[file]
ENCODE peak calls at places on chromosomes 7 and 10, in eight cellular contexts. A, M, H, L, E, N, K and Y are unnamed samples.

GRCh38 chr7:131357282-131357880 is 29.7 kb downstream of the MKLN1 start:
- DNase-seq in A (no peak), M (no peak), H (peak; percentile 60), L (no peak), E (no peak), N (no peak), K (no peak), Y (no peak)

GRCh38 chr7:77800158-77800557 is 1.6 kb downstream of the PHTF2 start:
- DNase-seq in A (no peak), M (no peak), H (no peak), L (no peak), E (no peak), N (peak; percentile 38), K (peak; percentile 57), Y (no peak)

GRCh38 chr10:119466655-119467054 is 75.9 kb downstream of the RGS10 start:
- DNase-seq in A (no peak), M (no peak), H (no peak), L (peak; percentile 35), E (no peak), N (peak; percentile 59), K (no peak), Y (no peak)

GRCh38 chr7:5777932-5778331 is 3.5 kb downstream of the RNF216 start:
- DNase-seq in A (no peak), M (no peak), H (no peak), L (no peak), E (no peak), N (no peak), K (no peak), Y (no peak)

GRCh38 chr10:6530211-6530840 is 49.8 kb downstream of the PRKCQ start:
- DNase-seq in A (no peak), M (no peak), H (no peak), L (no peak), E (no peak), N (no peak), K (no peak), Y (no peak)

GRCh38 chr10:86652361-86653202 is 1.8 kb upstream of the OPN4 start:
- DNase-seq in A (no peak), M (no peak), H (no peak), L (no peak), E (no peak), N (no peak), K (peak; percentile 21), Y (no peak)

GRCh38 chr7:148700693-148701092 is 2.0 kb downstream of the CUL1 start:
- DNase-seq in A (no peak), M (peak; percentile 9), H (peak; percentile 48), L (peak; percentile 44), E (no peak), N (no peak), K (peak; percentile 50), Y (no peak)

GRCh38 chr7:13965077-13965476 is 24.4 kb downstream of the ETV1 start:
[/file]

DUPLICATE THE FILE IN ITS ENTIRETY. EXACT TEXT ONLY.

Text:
ENCODE peak calls at places on chromosomes 7 and 10, in eight cellular contexts. A, M, H, L, E, N, K and Y are unnamed samples.

GRCh38 chr7:131357282-131357880 is 29.7 kb downstream of the MKLN1 start:
- DNase-seq in A (no peak), M (no peak), H (peak; percentile 60), L (no peak), E (no peak), N (no peak), K (no peak), Y (no peak)

GRCh38 chr7:77800158-77800557 is 1.6 kb downstream of the PHTF2 start:
- DNase-seq in A (no peak), M (no peak), H (no peak), L (no peak), E (no peak), N (peak; percentile 38), K (peak; percentile 57), Y (no peak)

GRCh38 chr10:119466655-119467054 is 75.9 kb downstream of the RGS10 start:
- DNase-seq in A (no peak), M (no peak), H (no peak), L (peak; percentile 35), E (no peak), N (peak; percentile 59), K (no peak), Y (no peak)

GRCh38 chr7:5777932-5778331 is 3.5 kb downstream of the RNF216 start:
- DNase-seq in A (no peak), M (no peak), H (no peak), L (no peak), E (no peak), N (no peak), K (no peak), Y (no peak)

GRCh38 chr10:6530211-6530840 is 49.8 kb downstream of the PRKCQ start:
- DNase-seq in A (no peak), M (no peak), H (no peak), L (no peak), E (no peak), N (no peak), K (no peak), Y (no peak)

GRCh38 chr10:86652361-86653202 is 1.8 kb upstream of the OPN4 start:
- DNase-seq in A (no peak), M (no peak), H (no peak), L (no peak), E (no peak), N (no peak), K (peak; percentile 21), Y (no peak)

GRCh38 chr7:148700693-148701092 is 2.0 kb downstream of the CUL1 start:
- DNase-seq in A (no peak), M (peak; percentile 9), H (peak; percentile 48), L (peak; percentile 44), E (no peak), N (no peak), K (peak; percentile 50), Y (no peak)

GRCh38 chr7:13965077-13965476 is 24.4 kb downstream of the ETV1 start: